Wednesday, August 5, 2015

Numerology, Taking a Look at an Age Old Practice

Pythagoras bust
A bust of Pythagoras; by Galilea at German Wikipedia,
GFDL via Wikimedia Commons


A Numerology Rundown


What this ancient practice is and how it (basically) works


Numbers, on one level or another, have been a cornerstone of civilization and technological advancement since human beings have walked upright. One early proponent of numerology was Pythagoras, who helped formalize ideas found in the Kabbalah and other ancient texts. He did not study numerology though, he studied isopsephy. As with any discipline that's sincerely old, there is a lot of debate over just who "founded" numerology and who made the greatest contributions. Unfortunately, there aren't a lot of hard and fast answers to be found. Still, we know that Pythagoras opened peoples' minds to using numbers in various ways, and others built upon his concepts.

The foundations of numerology were long established by the early days of the 20th century, when Mrs. L. Dow Balliett and Dr. Juno Jordan worked to refine and mould it into becoming a modern practice; these two individuals are the ones that played perhaps the largest part in defining the methodology of what is today referred to as the Pythagorean system.


Form and Function


Numerology studies the relationship between numbers and events in one's life. To be clear, numerology is often considered an occult, or metaphysical practice, which means that the aforementioned relationships can't always be accounted for by scientific or practical means. And by the same token, practitioners of numerology are often drawn to its spiritual component, as is commonly the case with occult practices.

Numbers can apply to science in unusual ways; at times a theory may be suggestive of certain logic used in numerology. Such was the case in the discovery of atomic triads, an observation that was originally written off as numerology or pseudo science, that eventually turned out to be correct. In fact, by looking at the numerical relationship between the lightest and heaviest element in an atomic group and averaging those sums to find a third element, Johann Wolfgang Dobereiner was able to lay the groundwork for the periodic table.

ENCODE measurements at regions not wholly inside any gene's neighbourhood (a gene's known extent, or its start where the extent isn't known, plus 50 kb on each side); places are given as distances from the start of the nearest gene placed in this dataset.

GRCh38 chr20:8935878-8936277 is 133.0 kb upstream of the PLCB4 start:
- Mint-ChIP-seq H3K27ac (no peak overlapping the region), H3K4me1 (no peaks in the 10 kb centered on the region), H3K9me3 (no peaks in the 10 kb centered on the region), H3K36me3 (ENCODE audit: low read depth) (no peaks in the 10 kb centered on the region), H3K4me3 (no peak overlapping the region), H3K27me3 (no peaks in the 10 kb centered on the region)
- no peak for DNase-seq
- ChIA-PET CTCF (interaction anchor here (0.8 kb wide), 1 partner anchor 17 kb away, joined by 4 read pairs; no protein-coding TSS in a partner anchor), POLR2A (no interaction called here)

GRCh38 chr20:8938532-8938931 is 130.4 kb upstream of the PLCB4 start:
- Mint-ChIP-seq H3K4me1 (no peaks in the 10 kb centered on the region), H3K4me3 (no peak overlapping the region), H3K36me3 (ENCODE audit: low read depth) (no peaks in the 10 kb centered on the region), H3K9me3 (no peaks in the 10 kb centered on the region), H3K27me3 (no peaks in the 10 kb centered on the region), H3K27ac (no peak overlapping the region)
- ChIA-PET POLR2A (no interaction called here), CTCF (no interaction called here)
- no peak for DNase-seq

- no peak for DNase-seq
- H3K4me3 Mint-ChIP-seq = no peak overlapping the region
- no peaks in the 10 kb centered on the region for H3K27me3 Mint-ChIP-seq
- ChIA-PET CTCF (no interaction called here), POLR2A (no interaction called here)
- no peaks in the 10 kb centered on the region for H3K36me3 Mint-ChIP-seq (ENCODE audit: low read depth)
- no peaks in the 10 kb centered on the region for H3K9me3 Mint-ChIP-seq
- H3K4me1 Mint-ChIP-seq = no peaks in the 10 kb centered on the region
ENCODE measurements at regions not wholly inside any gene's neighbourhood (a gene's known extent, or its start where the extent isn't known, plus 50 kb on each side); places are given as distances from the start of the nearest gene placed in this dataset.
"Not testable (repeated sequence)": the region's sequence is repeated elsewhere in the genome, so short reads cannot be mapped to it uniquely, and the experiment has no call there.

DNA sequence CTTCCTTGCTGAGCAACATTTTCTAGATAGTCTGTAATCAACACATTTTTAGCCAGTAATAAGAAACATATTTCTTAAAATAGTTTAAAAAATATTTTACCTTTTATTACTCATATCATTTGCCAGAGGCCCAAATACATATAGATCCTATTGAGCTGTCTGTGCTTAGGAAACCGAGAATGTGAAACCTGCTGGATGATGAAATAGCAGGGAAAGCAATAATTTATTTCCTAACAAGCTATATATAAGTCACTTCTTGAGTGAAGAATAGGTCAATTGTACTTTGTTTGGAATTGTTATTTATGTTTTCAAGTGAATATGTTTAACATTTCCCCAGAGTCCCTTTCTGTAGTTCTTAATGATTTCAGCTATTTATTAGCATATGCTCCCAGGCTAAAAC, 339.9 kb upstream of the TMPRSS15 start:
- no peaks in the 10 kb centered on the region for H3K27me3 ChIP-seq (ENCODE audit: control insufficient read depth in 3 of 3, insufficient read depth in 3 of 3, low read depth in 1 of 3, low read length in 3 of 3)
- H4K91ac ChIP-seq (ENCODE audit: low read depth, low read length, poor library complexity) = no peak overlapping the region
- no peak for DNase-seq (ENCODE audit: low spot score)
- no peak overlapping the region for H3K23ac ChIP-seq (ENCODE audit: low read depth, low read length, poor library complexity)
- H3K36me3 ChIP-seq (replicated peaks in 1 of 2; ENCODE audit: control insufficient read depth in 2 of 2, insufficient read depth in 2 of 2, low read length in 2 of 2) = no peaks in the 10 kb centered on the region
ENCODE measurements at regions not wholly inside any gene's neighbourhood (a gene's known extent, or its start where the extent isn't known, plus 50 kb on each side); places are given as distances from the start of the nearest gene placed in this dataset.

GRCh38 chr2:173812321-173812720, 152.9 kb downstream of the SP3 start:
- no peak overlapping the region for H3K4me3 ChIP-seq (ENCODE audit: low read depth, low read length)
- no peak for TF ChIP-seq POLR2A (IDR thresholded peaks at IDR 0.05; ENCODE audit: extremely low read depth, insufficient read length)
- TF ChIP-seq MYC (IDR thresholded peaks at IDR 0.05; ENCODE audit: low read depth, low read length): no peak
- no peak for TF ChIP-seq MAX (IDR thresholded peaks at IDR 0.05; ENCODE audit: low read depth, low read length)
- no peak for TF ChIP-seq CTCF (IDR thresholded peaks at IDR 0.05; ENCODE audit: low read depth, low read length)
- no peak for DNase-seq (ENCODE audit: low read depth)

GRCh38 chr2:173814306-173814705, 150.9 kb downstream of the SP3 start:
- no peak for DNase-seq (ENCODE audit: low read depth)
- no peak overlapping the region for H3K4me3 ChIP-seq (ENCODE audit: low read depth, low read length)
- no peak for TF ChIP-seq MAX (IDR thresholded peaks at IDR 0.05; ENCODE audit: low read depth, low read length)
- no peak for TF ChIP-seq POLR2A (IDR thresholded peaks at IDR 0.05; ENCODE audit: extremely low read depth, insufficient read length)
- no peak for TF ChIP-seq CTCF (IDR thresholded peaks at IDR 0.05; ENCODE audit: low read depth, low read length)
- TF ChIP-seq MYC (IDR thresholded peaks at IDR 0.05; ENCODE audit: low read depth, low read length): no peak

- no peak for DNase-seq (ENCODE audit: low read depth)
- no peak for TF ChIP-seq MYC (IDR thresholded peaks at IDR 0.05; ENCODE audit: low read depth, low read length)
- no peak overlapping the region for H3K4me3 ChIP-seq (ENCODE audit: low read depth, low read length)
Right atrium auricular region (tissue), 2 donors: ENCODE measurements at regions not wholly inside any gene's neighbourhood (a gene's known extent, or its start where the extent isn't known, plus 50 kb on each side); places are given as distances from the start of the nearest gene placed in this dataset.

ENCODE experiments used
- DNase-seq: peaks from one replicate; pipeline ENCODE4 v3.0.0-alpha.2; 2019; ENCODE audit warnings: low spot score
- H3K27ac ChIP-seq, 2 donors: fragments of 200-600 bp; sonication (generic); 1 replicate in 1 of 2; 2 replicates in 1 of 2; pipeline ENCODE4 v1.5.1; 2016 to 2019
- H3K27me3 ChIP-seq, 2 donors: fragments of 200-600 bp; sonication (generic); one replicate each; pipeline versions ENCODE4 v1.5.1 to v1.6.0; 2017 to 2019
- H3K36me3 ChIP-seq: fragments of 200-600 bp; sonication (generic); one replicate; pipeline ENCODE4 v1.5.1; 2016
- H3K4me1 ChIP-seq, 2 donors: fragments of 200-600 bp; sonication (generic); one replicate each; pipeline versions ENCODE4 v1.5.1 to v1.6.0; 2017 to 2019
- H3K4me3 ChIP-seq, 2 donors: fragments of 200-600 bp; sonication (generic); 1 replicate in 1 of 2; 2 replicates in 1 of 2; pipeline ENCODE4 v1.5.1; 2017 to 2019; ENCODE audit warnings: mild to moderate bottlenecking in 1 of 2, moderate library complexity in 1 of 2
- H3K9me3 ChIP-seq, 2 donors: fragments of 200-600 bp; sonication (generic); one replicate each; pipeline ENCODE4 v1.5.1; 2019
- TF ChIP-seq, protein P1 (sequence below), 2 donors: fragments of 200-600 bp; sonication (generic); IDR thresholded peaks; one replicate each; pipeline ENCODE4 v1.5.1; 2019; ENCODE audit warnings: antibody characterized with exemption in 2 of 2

However, in its most common applications, numerology is useful to those looking for patterns and guidance in their lives. By examining the interrelation of numbers and the harmonic vibrations associated with them, some people use numerology to make decisions about events as important as weddings and business investments. Other people use numerological principles to structure their daily routines and redefine their goals. One of the most appealing aspects of numerology is that its uses are limited only by the practitioner's creativity.


Nuts and Bolts


One of the core ideas underpinning numerology is the ancient practice of gematria. Gematria involves assigning numerical value to written characters, particularly in an alphabetical system; however, we will have to settle for a mere mention on that in order to stay on topic.

Pythagorean numerology makes use of eleven numbers: 1-9, and 11 and 22. Larger numbers like 5,345 are read as follows: 5 + 3 + 4 + 5 = 17; then 1 + 7 = 8. Thus even a large number as such can be reduced down to the single digit, 8.

Two of the most important introductory processes in numerology are, first, calculating your life path number, and second, calculating the value of your full name to find, amongst other things, your expression number.

Numbers, numerology

An Example of How to Calculate a Life Path Number


If your birth date involves double digits, add them to arrive at a single digit, unless you have any master numbers, which are not reduced.


If you were born on 4/25/2009 you would first add the digits:

Month: 4
Day: 2 + 5 = 7
Year: 2 + 0 + 0 + 9 = 11

then you'd add the resulting digits together to arrive at a life path number of 22, which incidentally, is another master number. As already stated, normally a master number is not reduced; but if you were not considering the master numbers (either for simplicity or because you didn't want to) you could treat it as you would treat all other double digit numbers by adding its digits together (2 + 2) to arrive at a single digit (4).


An Example of How to Calculate an Expression, or Destiny Number


The next calculation you make will require the use of your full name at birth, that's first, middle and last; do not use abbreviations.

To calculate the sum of your full name, you will need to know the numbers that correspond to the letters in your name:

1 = a, j, s
2 = b, k, t
3 = c, l, u
4 = d, m, v
5 = e, n, w
6 = f, o, x
7 = g, p, y
8 = h, q, z
9 = i, r

So, if your name were Billy Jon Brown and we were consulting the table above, we could convert your first name to the digits 29337. Then we would add each digit together:

Billy = 2 + 9 + 3 + 3 + 7 = 24; then 2 + 4 = 6
Jon = 1 + 6 + 5 = 12; then 2 + 1 = 3
Brown = 2 + 9 + 6 + 5 + 5 = 27; then 2 + 7 = 9

then we'd take each resulting single numeral and add them together to get 18, which when reduced provides your expression (or destiny) number, which is 9. Note that if the sum of any one of the names is a master number, do not reduce it before adding the sums together.


The Wrap-up


These are just the very basics of numerology, a sampler, if you will. The calculations and the ways in which they're interpreted can become vastly more subtle and complex, depending upon the experience and confidence of the numerologist. Hopefully this gives you a clear easy intro into a field that is nearly as old as humankind and is intrinsically woven into our collective history.

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